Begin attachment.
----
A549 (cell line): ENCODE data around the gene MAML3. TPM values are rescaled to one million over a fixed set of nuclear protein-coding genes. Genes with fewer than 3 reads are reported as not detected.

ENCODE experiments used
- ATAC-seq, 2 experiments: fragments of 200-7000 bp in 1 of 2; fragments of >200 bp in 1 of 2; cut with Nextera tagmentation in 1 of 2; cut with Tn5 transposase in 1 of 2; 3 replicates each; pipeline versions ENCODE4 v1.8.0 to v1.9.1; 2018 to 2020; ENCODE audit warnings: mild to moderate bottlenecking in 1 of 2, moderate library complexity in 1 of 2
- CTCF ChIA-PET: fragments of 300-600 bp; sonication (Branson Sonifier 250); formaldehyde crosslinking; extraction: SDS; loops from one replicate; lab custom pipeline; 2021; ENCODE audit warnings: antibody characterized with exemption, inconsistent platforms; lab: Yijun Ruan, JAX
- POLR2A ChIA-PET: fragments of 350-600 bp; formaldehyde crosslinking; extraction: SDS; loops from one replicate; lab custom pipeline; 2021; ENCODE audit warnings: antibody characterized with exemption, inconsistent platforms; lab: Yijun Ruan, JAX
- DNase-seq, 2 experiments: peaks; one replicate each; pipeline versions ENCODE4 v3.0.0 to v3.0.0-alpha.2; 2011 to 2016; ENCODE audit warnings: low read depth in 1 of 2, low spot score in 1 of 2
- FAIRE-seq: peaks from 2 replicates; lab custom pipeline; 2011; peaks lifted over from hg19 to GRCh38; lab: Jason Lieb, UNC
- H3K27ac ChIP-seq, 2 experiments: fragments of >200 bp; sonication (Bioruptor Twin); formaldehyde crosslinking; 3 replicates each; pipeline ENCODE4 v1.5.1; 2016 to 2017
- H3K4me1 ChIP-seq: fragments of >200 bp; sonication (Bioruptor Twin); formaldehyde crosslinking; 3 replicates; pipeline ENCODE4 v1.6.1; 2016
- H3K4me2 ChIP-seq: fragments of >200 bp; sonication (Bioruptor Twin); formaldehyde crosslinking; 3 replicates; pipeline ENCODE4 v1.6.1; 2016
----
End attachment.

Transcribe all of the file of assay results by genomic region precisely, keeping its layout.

A549 (cell line): ENCODE data around the gene MAML3. TPM values are rescaled to one million over a fixed set of nuclear protein-coding genes. Genes with fewer than 3 reads are reported as not detected.

ENCODE experiments used
- ATAC-seq, 2 experiments: fragments of 200-7000 bp in 1 of 2; fragments of >200 bp in 1 of 2; cut with Nextera tagmentation in 1 of 2; cut with Tn5 transposase in 1 of 2; 3 replicates each; pipeline versions ENCODE4 v1.8.0 to v1.9.1; 2018 to 2020; ENCODE audit warnings: mild to moderate bottlenecking in 1 of 2, moderate library complexity in 1 of 2
- CTCF ChIA-PET: fragments of 300-600 bp; sonication (Branson Sonifier 250); formaldehyde crosslinking; extraction: SDS; loops from one replicate; lab custom pipeline; 2021; ENCODE audit warnings: antibody characterized with exemption, inconsistent platforms; lab: Yijun Ruan, JAX
- POLR2A ChIA-PET: fragments of 350-600 bp; formaldehyde crosslinking; extraction: SDS; loops from one replicate; lab custom pipeline; 2021; ENCODE audit warnings: antibody characterized with exemption, inconsistent platforms; lab: Yijun Ruan, JAX
- DNase-seq, 2 experiments: peaks; one replicate each; pipeline versions ENCODE4 v3.0.0 to v3.0.0-alpha.2; 2011 to 2016; ENCODE audit warnings: low read depth in 1 of 2, low spot score in 1 of 2
- FAIRE-seq: peaks from 2 replicates; lab custom pipeline; 2011; peaks lifted over from hg19 to GRCh38; lab: Jason Lieb, UNC
- H3K27ac ChIP-seq, 2 experiments: fragments of >200 bp; sonication (Bioruptor Twin); formaldehyde crosslinking; 3 replicates each; pipeline ENCODE4 v1.5.1; 2016 to 2017
- H3K4me1 ChIP-seq: fragments of >200 bp; sonication (Bioruptor Twin); formaldehyde crosslinking; 3 replicates; pipeline ENCODE4 v1.6.1; 2016
- H3K4me2 ChIP-seq: fragments of >200 bp; sonication (Bioruptor Twin); formaldehyde crosslinking; 3 replicates; pipeline ENCODE4 v1.6.1; 2016